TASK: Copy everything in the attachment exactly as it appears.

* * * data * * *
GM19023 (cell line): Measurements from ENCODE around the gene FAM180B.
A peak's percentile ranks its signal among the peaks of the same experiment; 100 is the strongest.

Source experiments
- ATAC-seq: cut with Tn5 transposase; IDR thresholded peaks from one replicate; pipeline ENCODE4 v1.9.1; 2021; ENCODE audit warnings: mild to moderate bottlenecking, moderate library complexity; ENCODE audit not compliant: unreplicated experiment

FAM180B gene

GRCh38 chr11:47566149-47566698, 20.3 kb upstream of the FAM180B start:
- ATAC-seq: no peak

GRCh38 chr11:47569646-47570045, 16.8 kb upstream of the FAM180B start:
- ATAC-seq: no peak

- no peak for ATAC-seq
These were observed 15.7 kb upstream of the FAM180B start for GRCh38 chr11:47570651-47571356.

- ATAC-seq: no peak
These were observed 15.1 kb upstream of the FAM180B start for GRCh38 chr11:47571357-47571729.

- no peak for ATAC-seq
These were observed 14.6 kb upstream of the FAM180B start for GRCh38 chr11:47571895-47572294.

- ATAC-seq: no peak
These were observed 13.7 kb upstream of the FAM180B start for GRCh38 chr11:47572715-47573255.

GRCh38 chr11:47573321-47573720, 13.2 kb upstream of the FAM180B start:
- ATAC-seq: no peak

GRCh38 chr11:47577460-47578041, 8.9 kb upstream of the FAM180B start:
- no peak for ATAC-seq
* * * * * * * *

GM19023 (cell line): Measurements from ENCODE around the gene FAM180B.
A peak's percentile ranks its signal among the peaks of the same experiment; 100 is the strongest.

Source experiments
- ATAC-seq: cut with Tn5 transposase; IDR thresholded peaks from one replicate; pipeline ENCODE4 v1.9.1; 2021; ENCODE audit warnings: mild to moderate bottlenecking, moderate library complexity; ENCODE audit not compliant: unreplicated experiment

FAM180B gene

GRCh38 chr11:47566149-47566698, 20.3 kb upstream of the FAM180B start:
- ATAC-seq: no peak

GRCh38 chr11:47569646-47570045, 16.8 kb upstream of the FAM180B start:
- ATAC-seq: no peak

- no peak for ATAC-seq
These were observed 15.7 kb upstream of the FAM180B start for GRCh38 chr11:47570651-47571356.

- ATAC-seq: no peak
These were observed 15.1 kb upstream of the FAM180B start for GRCh38 chr11:47571357-47571729.

- no peak for ATAC-seq
These were observed 14.6 kb upstream of the FAM180B start for GRCh38 chr11:47571895-47572294.

- ATAC-seq: no peak
These were observed 13.7 kb upstream of the FAM180B start for GRCh38 chr11:47572715-47573255.

GRCh38 chr11:47573321-47573720, 13.2 kb upstream of the FAM180B start:
- ATAC-seq: no peak

GRCh38 chr11:47577460-47578041, 8.9 kb upstream of the FAM180B start:
- no peak for ATAC-seq